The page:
Saturday, October 15, 2011

This week

This week I've worked on:

1. Clearing under the Cashew and Mango trees with a machete on the west side of the Dispensaire. I'm slow with a machete, but God has been helping me, and with Boaz's help on Friday -- we've cleaned up a modestly encouraging amount of land. 
2. Taking care of the Baby that has come under Boaz and LaRae's care while LaRae was getting things in town. I don't have any experience in caring for infants (she's about 1 month old), but I've discovered some interesting things in the process of trying to accustom my clumsy hands to the care of such a fragile thing: 
A) Changing cloth diapers isn't too bad. 
B) Baby seemed to calm down and sleep better when I set her beside my computer which was softly playing Brandenburg #5! 
3. Studying french.
4. Cleaning up a 1969 vintage baby incubator. I prayed that God would help the machine to work after I plugged it in, and miraculously enough, the machine's glow-light shone reassuringly and heat began to slowly radiate from the element! With a little electrical tape to cover some exposed wires, we now have an operating incubator for the maternity ward. Praise God!
5. My current housemate (Kintino Biaye) contracted a bad case of Malaria during the week. I was up with him at 2:00 AM one morning to go to rout the nurse out of bed and to get some ampules of Quinine-Resorcine ("Paluject") out of the pharmacy. He spent the rest of the night and a day in the Dispensaire connected to an IV, and now is doing better. Keep him in your prayers! 
6. Working on weeding, trellising, and watering in the Garden. Continued experimentation with Neem tree pesticides. Garden time makes me happy!

Here are two lessons that I've thought of this week:
1. Boaz and LaRae have taught me a lot about thinking about the sustainability of the various plans you set in place in any project. As I worked in the fields this week, I realized that -- as much as I believe that I am making a contribution -- the grass and shrubs will inevitably grow back when I am gone. As I reflected on this, I thought of the only truly sustainable thing that we can do in life: make relationships that lead others to a transformative relationship with Christ.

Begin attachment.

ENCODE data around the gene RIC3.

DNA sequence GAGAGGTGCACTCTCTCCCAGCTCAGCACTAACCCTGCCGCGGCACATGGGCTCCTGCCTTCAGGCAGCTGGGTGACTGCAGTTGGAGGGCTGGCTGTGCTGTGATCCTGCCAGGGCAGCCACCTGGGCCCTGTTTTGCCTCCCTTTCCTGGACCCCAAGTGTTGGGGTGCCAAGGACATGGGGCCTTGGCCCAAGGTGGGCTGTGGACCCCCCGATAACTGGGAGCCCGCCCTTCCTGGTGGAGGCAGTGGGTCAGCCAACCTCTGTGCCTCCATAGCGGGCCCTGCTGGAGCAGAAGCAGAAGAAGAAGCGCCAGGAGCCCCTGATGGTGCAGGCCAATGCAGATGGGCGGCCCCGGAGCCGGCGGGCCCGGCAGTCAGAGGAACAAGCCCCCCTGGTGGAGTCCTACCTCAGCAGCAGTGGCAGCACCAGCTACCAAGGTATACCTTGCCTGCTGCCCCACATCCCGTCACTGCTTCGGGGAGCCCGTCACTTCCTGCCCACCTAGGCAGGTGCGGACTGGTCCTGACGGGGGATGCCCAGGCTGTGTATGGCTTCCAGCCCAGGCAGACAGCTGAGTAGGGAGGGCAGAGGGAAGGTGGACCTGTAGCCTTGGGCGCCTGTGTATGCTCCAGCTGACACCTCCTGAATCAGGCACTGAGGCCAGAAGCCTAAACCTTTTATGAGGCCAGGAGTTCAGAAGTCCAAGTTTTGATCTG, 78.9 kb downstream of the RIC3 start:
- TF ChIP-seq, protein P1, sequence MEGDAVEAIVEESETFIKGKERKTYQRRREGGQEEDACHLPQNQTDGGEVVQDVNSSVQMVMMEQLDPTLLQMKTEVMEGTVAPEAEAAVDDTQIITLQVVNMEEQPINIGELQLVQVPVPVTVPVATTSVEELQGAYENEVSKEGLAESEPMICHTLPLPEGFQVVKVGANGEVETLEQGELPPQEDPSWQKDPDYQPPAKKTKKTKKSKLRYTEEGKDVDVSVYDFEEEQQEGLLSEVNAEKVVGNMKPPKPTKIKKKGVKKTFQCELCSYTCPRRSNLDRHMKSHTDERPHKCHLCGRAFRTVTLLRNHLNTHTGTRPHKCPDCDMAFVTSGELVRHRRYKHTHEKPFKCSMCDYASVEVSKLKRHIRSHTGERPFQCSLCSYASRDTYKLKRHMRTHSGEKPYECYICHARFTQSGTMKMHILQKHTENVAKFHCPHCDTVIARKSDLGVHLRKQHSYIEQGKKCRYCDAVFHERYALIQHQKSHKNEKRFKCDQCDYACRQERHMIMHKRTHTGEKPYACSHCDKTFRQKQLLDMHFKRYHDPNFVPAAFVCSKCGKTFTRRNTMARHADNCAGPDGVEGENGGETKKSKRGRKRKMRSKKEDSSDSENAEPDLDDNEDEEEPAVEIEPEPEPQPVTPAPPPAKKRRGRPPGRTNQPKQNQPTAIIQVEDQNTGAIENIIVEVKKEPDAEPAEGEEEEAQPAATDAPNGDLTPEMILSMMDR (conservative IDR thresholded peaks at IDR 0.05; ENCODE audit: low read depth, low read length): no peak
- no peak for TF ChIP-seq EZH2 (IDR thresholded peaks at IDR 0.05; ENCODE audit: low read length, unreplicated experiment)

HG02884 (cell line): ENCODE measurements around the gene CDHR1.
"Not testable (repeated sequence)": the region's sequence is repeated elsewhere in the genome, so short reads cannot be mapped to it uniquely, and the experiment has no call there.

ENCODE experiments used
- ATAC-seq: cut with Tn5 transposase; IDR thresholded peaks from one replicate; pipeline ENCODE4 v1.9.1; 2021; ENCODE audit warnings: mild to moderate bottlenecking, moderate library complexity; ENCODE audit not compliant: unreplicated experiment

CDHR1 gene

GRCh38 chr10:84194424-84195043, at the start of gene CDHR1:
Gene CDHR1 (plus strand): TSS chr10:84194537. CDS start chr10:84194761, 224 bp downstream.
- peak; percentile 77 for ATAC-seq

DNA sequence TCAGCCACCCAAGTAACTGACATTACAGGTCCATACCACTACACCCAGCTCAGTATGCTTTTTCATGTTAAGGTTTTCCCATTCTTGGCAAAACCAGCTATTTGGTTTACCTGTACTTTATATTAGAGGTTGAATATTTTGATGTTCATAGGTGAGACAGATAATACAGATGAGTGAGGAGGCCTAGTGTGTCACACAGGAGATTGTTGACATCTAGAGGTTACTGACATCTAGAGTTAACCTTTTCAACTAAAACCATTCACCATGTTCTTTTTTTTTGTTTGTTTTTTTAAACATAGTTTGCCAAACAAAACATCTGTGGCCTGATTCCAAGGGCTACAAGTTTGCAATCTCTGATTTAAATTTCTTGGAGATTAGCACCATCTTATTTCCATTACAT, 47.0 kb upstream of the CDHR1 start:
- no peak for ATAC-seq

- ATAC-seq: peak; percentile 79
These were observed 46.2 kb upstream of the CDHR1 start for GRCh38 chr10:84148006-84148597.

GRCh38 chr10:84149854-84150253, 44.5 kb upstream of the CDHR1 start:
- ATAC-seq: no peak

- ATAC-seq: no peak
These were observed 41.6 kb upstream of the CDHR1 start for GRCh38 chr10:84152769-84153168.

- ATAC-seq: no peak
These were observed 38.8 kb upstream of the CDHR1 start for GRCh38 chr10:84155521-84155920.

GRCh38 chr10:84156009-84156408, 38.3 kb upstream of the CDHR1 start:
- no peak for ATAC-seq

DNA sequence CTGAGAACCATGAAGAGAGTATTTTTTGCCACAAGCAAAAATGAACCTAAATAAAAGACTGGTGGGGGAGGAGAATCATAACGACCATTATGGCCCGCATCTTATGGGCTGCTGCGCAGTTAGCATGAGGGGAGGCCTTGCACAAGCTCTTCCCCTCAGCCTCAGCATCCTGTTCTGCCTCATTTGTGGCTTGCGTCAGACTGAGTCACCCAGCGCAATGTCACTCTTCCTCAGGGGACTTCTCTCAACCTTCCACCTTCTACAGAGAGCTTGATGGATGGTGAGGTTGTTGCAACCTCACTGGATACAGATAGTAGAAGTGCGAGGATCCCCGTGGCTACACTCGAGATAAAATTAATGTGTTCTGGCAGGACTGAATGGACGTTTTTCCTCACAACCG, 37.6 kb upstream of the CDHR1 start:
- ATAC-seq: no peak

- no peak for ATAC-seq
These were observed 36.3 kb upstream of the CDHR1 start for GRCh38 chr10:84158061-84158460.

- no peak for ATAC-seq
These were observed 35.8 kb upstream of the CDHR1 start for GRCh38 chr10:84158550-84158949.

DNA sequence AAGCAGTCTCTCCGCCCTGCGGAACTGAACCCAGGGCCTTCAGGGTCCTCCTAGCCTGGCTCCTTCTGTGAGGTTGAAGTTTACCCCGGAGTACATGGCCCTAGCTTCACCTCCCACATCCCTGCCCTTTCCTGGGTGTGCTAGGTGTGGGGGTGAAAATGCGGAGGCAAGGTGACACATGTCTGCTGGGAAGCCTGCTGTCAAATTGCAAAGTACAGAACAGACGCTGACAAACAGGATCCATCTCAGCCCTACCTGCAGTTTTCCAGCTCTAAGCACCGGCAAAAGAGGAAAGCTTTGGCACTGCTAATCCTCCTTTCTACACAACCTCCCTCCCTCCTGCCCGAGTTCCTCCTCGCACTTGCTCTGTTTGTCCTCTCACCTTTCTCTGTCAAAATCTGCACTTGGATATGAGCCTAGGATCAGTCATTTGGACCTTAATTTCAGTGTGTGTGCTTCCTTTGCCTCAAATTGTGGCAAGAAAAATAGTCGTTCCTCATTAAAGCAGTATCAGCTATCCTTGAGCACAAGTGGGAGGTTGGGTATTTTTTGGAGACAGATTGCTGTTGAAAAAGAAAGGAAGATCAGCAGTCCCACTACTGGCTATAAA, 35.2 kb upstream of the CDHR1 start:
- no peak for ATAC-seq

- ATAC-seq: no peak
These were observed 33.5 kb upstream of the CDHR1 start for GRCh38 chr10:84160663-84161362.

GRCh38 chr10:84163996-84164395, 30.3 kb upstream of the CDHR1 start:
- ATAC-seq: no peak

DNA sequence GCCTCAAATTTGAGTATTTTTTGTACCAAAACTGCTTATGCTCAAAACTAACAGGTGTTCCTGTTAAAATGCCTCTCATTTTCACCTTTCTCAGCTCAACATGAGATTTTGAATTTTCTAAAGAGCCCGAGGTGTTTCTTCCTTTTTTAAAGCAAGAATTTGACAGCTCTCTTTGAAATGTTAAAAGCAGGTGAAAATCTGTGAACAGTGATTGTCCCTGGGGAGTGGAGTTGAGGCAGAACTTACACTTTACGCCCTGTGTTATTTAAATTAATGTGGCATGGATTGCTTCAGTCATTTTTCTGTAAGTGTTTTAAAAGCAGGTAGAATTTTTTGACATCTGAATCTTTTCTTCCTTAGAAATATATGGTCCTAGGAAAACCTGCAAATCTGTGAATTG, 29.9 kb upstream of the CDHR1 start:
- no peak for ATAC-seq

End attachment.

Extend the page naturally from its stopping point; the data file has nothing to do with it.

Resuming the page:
For I am not ashamed of the gospel, for it is the power of God for salvation to everyone who believes, to the Jew first and also to the Greek. For in it the righteousness of God is revealed from faith for faith, as it is written, “The righteous shall live by faith.” Romans 1: 16-17 English Standard Version

2. It is a gift to give. This is a hard paradox to express, but here's a crack at it. 

When we give to receive, we will not receive enough to keep on giving. When we give without expecting to receive, Christ, the author of this otherwise impossible act, will fill us overwhelming satisfaction and joy. 

Some things I'm especially thankful for this week:
1. God's love and protection, his judgements and mercies. 
2. My wonderful, wonderful, fiancée Martina! 
3. The chance to work with my hands. 

Tuesday, October 11, 2011

Bird List

I've been trying to identify some birds while I'm here. To be honest, some of the birds on this list are as mundane as a Crow in America (see Pied Crow) ... but as a complete novice, I'm happy with what might be boring to a better birder.

That brings up an interesting point.

I've discovered the joy of observing birds only in the past two years. My newfound incompetence is matched only by my budding enthusiasm. My work in Senegal has brought me into contact with a rich variety of new birds, and each bird that I see is a peculiar blessing from God. Other things that I've had a liking for (I think of collecting stamps when I was little) have faded away into obscurity. I certainly hope that the familiarity and competence that I hope to someday gain as I watch birds will not make me lose the joy of simply watching them, and delighting in each one. This makes me think of my walk with Christ.

 4Nevertheless I have somewhat against thee, because thou hast left thy first love.
 5Remember therefore from whence thou art fallen, and repent, and do the first works; or else I will come unto thee quickly, and will remove thy candlestick out of his place, except thou repent.
Revelation 2:4-5 KJV

Great White Pelican
Yellow-billed Stork
Pied Crow
African Finfoot
Laughing Dove
Speckled Pigeon
Piapiac (aka African Magpie)
Blue-Breasted Kingfisher
African Pygmy Kingfisher
White-Crowned Robin-Chat
Northern Red Bishop
Lavender Waxbill
Red-Cheeked Cordon-Bleu
Red-Billed Firefinch
Pin-Tailed Whydah

Saturday, October 8, 2011

mind the gap

I was working to dig out stumps in the orchard one morning. The Senegalese hoe is wide and flat with a short though substantial handle. It cuts clean through the sandy-soft soil, but my soft hands exact a blister per stump mileage that is almost as painful as the thought of driving a Hummer down the highway. I paused mid-stump to wipe the sweat sting out of my eyes, and was surprised to see a gum-booted lab technician ghost into the orchard atop his smoothly purring motorcycle.